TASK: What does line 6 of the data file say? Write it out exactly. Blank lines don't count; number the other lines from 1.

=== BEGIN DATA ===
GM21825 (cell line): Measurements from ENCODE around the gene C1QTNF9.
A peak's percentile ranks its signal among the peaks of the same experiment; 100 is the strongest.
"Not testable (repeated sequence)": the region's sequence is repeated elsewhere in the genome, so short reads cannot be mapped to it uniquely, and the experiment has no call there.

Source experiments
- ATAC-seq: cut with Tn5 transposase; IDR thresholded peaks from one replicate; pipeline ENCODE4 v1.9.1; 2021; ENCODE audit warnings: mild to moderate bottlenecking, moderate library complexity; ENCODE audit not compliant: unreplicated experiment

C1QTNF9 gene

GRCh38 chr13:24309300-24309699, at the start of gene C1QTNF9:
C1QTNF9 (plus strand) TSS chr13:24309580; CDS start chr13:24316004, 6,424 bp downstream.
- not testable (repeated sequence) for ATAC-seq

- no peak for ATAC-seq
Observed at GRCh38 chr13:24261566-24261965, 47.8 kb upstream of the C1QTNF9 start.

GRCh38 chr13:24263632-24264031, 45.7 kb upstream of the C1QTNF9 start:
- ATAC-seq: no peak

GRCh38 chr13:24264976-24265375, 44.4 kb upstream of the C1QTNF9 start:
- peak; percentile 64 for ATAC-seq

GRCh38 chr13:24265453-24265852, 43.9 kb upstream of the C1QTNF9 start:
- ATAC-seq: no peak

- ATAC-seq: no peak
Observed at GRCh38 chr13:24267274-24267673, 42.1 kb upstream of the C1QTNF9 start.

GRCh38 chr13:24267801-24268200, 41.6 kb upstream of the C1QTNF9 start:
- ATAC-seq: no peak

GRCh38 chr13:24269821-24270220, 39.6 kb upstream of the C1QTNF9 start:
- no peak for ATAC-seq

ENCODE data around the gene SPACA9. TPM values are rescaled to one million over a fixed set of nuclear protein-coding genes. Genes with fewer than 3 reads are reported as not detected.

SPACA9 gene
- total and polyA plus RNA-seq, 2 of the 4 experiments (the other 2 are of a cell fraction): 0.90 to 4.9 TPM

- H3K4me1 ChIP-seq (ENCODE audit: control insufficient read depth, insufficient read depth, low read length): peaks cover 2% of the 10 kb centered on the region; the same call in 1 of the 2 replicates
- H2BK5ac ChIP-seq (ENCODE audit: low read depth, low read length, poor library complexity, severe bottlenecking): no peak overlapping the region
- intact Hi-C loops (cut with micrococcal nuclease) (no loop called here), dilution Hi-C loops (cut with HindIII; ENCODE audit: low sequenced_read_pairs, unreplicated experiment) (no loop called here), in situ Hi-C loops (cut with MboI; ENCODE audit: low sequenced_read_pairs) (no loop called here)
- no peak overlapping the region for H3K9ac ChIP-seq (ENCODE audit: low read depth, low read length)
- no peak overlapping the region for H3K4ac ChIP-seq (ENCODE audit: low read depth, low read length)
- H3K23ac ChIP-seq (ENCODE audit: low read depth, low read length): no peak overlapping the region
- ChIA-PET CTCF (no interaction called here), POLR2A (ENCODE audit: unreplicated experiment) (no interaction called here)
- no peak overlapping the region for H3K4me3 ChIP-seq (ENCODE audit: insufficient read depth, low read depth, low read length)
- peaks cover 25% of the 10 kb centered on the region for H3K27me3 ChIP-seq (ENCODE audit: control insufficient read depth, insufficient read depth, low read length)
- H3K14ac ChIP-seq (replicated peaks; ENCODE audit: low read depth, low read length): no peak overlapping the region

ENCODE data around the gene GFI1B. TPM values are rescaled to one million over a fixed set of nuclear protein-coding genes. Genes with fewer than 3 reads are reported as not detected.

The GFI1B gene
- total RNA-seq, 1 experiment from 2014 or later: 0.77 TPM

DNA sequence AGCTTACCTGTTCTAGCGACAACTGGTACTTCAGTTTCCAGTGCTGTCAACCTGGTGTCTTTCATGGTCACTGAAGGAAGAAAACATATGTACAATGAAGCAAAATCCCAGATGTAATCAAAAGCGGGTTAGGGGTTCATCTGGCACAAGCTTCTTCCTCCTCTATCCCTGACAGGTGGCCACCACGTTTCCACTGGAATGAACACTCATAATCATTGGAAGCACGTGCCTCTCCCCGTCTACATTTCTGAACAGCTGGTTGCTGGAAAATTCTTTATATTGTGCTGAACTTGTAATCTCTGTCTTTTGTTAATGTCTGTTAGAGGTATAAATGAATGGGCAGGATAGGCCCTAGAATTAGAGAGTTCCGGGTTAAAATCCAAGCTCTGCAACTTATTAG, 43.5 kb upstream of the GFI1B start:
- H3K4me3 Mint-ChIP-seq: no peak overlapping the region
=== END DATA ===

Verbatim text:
C1QTNF9 gene